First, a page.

This licence allows you let others copy, distribute, display, and perform your copyrighted work - and derivative works based upon it - but only if they give you credit and cite the licence. When used on its own, this is the simplest and least restrictive CC Licence.

CC BY SA Licence Attribution Share Alike (CC BY-SA)

This license allows others to distribute, alter and build upon a created work, even commercially, as long as the original source is credited and all derivative works are licensed with the same terms of use as the original. 

CC BY ND Licence Attribution No Derivatives (CC BY-ND)

This license allows for the distribution of a work, commercially or non-commercially, as long as the created item is used unchanged and in its original and intended format with credit given to the creator.

CC BY NC Licence Attribution Non-Commercial (CC BY-NC)

This license allows others to distribute, alter and build upon a created work for purely non-commercial use as long as the original source is acknowledged. Derivative works do not have to be licensed in the same manner as source material.

CC BY NC ND Licence Attribution Non-Commercial No Derivatives (CC BY-NC-ND)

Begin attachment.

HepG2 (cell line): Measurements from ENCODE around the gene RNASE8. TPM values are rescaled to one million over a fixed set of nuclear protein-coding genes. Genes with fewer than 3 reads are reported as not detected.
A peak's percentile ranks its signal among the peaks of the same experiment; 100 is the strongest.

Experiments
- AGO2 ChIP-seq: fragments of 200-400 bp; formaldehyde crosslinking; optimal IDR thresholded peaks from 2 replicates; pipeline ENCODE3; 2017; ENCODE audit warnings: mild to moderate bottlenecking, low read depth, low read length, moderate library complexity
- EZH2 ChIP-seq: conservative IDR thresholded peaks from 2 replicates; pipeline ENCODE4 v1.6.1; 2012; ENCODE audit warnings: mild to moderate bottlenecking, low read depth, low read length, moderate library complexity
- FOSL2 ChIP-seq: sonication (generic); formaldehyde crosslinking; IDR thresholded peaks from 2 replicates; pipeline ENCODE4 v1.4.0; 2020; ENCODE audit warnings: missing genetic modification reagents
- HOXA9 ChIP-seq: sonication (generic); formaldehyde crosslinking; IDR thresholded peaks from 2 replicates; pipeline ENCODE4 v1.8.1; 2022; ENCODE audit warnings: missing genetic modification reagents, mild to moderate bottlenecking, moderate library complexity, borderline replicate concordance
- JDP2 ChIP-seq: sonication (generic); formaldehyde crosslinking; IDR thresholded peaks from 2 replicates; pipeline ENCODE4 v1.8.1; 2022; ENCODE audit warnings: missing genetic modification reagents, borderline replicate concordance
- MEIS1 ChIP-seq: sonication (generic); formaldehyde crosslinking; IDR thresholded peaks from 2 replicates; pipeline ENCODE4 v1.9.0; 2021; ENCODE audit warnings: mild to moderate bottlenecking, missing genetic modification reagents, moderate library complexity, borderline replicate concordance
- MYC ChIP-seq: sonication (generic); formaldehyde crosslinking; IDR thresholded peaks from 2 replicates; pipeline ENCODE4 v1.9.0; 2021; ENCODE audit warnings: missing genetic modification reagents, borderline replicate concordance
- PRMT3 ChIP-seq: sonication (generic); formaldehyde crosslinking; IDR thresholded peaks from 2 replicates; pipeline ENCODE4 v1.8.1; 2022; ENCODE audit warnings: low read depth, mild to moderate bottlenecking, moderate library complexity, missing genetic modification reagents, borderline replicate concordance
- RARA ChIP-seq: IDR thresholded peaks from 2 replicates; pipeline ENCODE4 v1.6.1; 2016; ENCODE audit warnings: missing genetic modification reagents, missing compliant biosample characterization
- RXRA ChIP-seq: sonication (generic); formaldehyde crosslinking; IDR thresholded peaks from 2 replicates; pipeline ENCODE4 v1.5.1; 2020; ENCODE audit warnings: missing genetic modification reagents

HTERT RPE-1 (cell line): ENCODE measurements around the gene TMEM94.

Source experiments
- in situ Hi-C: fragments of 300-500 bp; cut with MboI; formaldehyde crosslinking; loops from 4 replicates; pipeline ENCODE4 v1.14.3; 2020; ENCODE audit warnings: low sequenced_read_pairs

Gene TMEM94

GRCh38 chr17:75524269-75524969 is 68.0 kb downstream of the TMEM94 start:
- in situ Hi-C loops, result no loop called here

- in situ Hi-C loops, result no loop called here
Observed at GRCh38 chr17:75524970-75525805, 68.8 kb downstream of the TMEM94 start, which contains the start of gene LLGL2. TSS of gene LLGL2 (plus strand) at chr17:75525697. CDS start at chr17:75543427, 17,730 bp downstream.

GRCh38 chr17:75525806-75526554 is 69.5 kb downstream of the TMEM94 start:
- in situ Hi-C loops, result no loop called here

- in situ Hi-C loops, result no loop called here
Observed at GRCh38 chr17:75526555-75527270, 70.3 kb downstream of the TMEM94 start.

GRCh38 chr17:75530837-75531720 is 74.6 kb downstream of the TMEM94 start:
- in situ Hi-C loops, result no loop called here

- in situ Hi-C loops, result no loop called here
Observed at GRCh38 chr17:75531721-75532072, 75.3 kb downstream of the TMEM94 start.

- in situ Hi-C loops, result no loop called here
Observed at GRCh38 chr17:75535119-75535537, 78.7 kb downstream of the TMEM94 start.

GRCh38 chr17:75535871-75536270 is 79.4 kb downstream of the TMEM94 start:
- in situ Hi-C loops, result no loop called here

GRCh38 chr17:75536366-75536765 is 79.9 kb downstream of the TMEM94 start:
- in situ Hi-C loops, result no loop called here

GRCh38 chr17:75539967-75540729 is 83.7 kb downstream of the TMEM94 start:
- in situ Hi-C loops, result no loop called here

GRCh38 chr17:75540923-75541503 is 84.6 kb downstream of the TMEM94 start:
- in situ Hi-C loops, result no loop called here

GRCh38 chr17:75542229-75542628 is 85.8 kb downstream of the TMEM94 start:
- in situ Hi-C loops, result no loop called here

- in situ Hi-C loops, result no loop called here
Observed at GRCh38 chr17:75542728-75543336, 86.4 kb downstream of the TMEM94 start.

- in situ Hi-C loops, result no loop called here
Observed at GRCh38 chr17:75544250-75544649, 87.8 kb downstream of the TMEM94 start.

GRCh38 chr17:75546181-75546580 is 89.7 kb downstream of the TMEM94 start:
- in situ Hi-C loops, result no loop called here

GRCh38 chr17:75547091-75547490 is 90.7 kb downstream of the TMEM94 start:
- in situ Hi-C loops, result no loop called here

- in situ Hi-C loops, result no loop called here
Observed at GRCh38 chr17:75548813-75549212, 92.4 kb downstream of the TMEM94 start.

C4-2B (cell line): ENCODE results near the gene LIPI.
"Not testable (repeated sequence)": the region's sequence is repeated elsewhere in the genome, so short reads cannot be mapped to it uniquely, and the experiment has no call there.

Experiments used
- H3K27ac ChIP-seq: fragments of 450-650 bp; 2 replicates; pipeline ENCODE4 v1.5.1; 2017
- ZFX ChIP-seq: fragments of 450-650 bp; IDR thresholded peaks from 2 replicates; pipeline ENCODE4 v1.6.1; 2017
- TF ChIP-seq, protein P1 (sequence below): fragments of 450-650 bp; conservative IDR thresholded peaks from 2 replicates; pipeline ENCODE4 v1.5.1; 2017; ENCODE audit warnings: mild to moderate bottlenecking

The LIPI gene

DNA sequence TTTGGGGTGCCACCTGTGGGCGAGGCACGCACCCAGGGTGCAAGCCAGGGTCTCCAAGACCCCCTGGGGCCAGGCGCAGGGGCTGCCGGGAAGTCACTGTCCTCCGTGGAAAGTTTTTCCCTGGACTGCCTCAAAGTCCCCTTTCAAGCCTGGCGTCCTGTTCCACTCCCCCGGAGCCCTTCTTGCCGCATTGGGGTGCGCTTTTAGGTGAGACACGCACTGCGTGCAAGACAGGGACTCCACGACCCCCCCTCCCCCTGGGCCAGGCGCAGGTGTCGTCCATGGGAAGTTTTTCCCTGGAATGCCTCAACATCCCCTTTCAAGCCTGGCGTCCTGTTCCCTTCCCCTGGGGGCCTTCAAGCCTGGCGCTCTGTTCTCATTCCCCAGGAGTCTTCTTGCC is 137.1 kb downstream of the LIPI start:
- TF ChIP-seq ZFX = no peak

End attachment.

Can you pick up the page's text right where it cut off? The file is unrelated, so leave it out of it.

This license is the most restrictive of all the Creative Commons options and only allows for the downloading or use of works in a shared manner. The user must credit the original source and can’t change or distribute them commercially information in any way.

CC BY NC SA Licence Attribution Non-Commercial No Derivatives (CC BY-NC-ND)

This license allows others to distribute, alter and build upon a created work, but not commercially, as long as the original source is credited. Unlike the CC BY-SA license, derivative works do not have to be licensed with the same terms of use as the original.

CC0 Licence CC0 - No Rights Reserved

This is an alternative to the Creative Commons licences, which is often appropriate for research data sets.